Also, a fifth scheme created by IBM, the so-called SIKE encryption scheme, has been earmarked for further study and possible later standardisation. When adopted, the new schemes should be able to keep computing systems safe from quantum hacking. Organisations around the world should consider migrating to them as soon as possible.

NIST is a US government lab that publishes standards for government agencies to safely use cryptography. Relied on by most public and private organizations globally, these standards detail how to use different cryptographic algorithms so that a user’s computer securely communicates with the computer of the intended recipient. They are the basis for today’s secure global communications – be it making a purchase on the web or transferring sensitive data.

Quantum-safe algorithms for new security standards

But that only applies to classical computers. Quantum computers are different.

Quantum computers harness the properties of quantum mechanics and promise to solve, in the future, specific problems beyond the power of classical machines. And while a quantum computer could help us create new materials much more efficiently than we do today while getting a better handle on financial market fluctuations and so much more, they could also break some of NIST’s current standardized crypto algorithms, exposing the sensitive data they were used to encrypt.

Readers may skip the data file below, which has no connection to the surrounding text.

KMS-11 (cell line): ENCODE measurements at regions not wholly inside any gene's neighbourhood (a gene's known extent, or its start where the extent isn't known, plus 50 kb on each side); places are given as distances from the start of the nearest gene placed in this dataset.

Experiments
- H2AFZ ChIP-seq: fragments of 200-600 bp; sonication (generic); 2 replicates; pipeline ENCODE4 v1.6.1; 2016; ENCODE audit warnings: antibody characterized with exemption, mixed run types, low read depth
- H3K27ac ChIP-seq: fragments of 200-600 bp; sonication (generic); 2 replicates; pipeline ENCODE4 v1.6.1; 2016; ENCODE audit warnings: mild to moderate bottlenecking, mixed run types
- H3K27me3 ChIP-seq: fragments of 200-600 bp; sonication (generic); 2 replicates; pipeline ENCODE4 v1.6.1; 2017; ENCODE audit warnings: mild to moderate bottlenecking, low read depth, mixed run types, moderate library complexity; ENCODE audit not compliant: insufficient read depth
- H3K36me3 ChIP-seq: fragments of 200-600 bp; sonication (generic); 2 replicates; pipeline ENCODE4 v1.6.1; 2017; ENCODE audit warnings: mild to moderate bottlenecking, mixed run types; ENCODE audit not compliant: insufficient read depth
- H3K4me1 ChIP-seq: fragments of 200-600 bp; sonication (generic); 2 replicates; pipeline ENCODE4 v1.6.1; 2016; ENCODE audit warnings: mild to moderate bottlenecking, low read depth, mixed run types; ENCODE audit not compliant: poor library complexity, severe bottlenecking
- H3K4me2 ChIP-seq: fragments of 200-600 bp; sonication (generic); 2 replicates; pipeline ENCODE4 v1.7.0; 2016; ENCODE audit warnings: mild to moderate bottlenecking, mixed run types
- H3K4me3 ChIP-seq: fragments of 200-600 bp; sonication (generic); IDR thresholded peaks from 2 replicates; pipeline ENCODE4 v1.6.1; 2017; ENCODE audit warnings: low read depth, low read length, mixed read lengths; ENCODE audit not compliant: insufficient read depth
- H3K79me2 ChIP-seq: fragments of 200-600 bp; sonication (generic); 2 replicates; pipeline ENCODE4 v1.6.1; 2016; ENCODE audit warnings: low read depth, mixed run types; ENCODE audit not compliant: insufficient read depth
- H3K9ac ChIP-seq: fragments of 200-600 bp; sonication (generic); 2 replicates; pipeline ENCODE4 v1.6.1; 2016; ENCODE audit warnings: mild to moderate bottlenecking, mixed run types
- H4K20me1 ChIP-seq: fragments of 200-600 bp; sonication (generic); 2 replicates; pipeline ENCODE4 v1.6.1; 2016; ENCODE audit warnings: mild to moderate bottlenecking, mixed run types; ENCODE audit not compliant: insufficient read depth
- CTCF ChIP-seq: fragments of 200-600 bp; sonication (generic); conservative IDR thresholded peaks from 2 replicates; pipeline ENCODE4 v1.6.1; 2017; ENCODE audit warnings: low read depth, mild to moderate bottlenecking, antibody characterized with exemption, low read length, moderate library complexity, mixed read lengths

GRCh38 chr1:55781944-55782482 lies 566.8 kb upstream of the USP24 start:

This is why we need to adopt new standards to get ahead of this issue.

For example, at IBM, the research into this new type of quantum-safe encryption started around 2015. One of the top cryptographers at their lab in Zurich, Vadim Lyubashevsky, had just moved to Switzerland from France and, having obtained funding from the Swiss National Foundation, kicked off the research. He wasn’t going at it alone: the funding allowed him to hire several key people, including a then-PhD student at ETH, Gregor Seiler, who later became instrumental in building lattice-based cryptosystems.

And then in 2016, NIST sent crypto ripples across industry and academia, having launched an international competition to develop new quantum-resistant algorithms. Several companies around the world have joined the arena, while a number of top people across the crytpography spectrum, from theoreticians to practitioners, worked either at IBM or with IBM to contribute to the recently announced new schemes by NIST.

Quantum-safe crypto 101

Today, there are two types of cryptography: symmetric and asymmetric.

It’s the asymmetric one, commonly used for our day-to-day communication by secure web browsers, chats, VPNs and so on, that could be cracked by a quantum computer. It relies on a private and a public key that is mathematically linked, with the public key responsible for encryption or verification. The private key is only intended for a specific party decrypting or signing the data.